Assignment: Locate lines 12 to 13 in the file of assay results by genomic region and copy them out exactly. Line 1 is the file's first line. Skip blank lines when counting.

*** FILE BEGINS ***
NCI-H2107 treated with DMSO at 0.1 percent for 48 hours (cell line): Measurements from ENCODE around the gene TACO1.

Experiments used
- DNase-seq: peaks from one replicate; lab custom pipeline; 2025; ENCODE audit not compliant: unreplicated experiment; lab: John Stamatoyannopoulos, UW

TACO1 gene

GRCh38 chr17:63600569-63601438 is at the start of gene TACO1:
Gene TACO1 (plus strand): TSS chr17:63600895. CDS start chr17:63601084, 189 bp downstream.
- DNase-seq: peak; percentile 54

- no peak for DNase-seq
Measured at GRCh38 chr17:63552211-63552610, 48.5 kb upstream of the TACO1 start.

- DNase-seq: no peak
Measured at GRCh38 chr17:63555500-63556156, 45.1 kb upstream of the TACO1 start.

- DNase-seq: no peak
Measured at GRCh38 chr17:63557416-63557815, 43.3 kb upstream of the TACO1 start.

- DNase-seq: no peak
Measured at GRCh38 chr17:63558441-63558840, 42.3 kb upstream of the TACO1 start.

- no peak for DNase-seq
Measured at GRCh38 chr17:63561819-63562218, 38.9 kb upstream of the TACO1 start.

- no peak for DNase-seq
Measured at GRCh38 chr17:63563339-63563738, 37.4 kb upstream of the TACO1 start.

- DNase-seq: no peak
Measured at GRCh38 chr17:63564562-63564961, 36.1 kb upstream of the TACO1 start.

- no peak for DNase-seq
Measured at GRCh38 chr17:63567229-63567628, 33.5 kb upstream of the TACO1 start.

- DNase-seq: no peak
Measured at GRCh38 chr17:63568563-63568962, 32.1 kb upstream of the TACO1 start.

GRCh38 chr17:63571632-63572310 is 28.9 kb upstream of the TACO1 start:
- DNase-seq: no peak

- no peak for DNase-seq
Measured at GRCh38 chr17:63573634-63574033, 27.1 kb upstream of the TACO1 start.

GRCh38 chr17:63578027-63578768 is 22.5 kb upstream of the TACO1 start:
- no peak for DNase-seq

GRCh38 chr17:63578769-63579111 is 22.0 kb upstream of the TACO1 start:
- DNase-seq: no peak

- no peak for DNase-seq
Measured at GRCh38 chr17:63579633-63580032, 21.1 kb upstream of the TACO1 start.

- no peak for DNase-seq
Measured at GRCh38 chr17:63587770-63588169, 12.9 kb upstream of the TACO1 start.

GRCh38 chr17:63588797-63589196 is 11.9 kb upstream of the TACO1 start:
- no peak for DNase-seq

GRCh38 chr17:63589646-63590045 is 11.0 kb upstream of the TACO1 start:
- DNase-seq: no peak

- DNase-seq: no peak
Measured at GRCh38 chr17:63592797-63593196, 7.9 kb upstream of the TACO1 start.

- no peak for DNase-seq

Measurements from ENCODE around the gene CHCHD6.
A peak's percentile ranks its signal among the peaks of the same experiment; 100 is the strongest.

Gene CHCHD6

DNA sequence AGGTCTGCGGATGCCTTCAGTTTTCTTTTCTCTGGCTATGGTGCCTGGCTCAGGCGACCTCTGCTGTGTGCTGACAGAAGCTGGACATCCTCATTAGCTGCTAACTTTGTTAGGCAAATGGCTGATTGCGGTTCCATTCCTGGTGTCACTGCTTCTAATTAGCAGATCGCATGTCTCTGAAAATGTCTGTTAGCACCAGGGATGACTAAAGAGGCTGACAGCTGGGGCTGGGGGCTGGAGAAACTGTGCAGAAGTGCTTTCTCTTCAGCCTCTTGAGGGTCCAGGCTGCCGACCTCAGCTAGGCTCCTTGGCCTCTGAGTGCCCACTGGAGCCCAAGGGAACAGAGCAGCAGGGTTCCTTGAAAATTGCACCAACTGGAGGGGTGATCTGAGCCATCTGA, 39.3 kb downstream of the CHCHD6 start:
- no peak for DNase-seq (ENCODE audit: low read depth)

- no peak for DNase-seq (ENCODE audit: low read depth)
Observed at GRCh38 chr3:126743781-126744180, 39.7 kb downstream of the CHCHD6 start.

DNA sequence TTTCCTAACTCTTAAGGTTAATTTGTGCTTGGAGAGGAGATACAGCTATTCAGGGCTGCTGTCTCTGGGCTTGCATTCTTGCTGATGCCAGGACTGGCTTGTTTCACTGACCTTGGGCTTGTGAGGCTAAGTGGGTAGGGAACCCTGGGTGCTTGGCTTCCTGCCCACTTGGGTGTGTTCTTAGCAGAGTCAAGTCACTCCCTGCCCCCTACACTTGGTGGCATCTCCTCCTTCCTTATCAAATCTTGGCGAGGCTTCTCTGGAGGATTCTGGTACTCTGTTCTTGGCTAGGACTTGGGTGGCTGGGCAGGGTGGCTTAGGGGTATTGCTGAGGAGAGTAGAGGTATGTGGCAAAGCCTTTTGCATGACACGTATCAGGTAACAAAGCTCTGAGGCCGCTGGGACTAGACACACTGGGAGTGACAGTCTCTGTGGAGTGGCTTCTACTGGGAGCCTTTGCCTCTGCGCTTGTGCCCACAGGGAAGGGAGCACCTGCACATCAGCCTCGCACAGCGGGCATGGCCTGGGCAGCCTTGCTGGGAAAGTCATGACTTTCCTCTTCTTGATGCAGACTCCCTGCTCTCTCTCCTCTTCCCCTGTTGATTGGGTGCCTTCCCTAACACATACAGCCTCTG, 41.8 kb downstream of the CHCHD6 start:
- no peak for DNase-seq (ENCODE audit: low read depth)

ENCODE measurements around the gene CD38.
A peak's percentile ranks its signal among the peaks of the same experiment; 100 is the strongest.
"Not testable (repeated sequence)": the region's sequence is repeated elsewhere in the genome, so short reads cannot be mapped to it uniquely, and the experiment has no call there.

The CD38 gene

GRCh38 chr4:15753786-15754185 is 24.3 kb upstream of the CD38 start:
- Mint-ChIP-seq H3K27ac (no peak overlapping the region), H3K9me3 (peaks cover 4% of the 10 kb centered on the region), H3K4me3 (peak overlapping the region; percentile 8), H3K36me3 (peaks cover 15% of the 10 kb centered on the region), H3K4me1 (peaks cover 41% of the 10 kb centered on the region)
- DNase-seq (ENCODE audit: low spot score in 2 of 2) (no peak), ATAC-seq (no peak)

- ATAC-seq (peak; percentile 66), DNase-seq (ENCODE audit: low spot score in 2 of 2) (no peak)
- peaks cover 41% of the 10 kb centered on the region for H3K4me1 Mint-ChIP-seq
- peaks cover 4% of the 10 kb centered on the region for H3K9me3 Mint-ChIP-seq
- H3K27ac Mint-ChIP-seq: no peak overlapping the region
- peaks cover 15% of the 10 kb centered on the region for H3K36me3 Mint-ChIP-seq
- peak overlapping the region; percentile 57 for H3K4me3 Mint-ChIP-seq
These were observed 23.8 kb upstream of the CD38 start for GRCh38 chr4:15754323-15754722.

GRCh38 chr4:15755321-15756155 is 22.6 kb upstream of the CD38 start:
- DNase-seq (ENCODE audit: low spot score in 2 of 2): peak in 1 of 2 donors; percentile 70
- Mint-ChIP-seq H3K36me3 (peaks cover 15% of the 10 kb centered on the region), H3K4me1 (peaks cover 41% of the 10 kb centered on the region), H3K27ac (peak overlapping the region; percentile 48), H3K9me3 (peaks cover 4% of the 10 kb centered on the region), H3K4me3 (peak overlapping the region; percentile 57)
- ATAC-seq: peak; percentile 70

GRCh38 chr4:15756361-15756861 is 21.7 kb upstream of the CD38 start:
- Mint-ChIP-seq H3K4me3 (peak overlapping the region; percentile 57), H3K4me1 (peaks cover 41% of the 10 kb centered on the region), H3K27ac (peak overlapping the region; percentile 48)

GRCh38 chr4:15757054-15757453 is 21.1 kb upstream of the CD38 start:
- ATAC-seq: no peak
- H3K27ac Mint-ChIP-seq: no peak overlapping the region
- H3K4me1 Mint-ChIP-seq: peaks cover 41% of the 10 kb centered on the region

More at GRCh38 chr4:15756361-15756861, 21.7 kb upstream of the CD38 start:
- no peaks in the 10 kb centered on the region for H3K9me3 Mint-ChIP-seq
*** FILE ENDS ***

- DNase-seq: no peak
Measured at GRCh38 chr17:63557416-63557815, 43.3 kb upstream of the TACO1 start.